I want to constantly go to the next level because I dread being average and that is what motivates me in difficult times. I believe that while you can’t always control what happens to you, you can always control how you respond to it. I firmly believe in the science behind the 1% rule. Keep on adding 1% to your last performance and you will keep moving forward.
- What are the crucial aspects that exhibit uniqueness of the company?
With the volume of competition that businesses face in most industries, it’s very important to stand out and develop a unique identity and value proposition. We at Dayim strive to provide the best possible service in each sector we operate in. This is a common thread across all our businesses.
Another important aspect is the employees. Every employee is the spokesperson for the brand. His/her knowledge of the business and passion for the brand gets rubbed onto the customers as well as other stakeholders.
Lastly, maintaining an effective culture is of paramount importance, so much so that it even trumps strategy.
I will quote here something which I read in Harvard Business Review and it has stayed with me since then: “Culture guides discretionary behavior and it picks up where the employee handbook leaves off.
Culture tells us how to respond to an unprecedented service request. It tells us whether to risk telling our bosses about our new ideas, and whether to surface or hide problems. Employees make hundreds of decisions on their own every day, and culture is our guide. Culture tells us what to do when the CEO isn’t in the room, which is of course most of the time.”
- Is there any book or movie you would like to recommend to the budding entrepreneurs? What advice would you like to give them?
A book which I will highly recommend is “Autobiography of a Yogi” and I strictly recommend it to everyone. It has the power to change your whole perspective and life. The book will help you understand the importance of self-realization, the hidden human powers and possibilities. It might sound philosophical but it is a great ability to look inwards and realize how we can take charge of our lives by controlling our brain and thoughts. For someone who is interested in spirituality or have a different way of looking at life, this book is incredibly illuminating.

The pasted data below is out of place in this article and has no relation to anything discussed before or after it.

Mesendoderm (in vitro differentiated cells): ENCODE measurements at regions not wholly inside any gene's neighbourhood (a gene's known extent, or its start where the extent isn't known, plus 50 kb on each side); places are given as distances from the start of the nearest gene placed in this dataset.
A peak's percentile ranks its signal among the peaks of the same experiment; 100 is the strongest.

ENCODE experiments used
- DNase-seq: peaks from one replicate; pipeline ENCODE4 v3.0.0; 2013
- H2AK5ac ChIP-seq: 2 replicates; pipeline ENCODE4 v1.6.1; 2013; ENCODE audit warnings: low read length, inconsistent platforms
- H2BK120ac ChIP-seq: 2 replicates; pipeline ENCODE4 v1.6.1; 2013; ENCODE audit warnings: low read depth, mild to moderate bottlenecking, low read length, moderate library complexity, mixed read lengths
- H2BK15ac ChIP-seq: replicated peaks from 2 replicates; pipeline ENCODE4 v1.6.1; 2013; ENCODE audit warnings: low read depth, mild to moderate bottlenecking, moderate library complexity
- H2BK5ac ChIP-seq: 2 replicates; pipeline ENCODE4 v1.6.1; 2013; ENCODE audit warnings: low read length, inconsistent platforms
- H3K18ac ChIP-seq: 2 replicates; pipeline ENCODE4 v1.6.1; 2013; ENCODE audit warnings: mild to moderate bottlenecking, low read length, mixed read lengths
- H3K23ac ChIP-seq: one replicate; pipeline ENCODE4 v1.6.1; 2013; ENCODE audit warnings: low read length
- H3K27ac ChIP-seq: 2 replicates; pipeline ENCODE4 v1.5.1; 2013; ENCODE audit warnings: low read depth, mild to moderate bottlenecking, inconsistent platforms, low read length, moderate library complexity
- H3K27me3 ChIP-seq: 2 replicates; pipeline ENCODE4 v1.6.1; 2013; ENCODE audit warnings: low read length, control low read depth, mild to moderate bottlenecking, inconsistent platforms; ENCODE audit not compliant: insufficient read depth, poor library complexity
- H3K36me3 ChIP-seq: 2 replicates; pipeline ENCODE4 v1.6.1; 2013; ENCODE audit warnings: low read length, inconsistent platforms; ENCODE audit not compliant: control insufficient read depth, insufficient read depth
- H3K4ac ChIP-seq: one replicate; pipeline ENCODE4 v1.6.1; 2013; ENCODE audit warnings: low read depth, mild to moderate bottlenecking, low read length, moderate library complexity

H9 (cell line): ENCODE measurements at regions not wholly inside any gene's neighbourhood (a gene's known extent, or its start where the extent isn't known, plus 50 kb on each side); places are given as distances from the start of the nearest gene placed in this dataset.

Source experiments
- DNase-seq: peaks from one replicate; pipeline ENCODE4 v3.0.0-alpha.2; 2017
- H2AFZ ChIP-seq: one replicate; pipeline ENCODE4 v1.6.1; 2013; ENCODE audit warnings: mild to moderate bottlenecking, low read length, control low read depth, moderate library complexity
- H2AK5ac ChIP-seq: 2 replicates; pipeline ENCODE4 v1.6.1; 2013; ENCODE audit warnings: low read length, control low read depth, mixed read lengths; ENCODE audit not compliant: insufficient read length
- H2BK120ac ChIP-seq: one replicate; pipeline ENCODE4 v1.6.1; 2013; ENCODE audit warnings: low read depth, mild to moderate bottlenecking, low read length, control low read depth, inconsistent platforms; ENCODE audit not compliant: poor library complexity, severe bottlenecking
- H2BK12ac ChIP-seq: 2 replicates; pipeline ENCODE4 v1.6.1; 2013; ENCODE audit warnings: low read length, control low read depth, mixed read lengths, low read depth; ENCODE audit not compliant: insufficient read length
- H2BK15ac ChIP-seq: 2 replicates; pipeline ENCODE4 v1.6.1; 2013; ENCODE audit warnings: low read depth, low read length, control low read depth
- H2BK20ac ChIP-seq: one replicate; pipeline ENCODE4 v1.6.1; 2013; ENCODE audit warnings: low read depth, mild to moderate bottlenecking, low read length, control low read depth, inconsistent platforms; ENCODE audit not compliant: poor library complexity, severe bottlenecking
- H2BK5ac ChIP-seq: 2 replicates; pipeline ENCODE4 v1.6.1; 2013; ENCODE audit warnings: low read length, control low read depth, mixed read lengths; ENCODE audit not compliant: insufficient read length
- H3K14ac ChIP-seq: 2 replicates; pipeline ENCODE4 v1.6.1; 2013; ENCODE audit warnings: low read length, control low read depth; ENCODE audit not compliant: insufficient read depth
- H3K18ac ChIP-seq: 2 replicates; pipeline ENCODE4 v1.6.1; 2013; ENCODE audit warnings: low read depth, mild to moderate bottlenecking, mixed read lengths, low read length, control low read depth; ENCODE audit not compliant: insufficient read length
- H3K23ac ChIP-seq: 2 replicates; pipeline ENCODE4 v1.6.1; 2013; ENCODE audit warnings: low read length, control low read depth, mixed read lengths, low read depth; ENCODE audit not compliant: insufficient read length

People like Steve Jobs and more recently Indian Cricket Team Captain Virat Kohli have endorsed this book. Steve Jobs used to read this book every year and also mentioned many times that his keys to success were the spiritual qualities, he had developed and he had this incredible realization that his intuition was his greatest gift, and that he needed to look at the world from the inside out.
Majority of people today live on what I call an Auto Pilot mode. This book really makes a big difference to make a switch from Auto pilot mode to self-realization mode.
- What measures do you take to ensure to grow and develop as an entrepreneur every day? How do you see yourself growing in the next five years?
Our brain gets inclined towards thoughts and ideas you feed it every day. So I ensure that I feed mine with positive, inspirational and successful ideas and stories every day.
Another initiative of mine has been to follow strict work ethics and plan on a daily basis. This helps in controlling one’s thoughts and channelizes the energy in a productive manner.
In five years as our business portfolio expands and gains further size, it will be an altogether different opportunity with its own set of challenges. I am looking forward to that phase as well. Once we see our businesses are close to achieving their full potential in the Gulf States, we will look towards other geographies to expand especially the African continent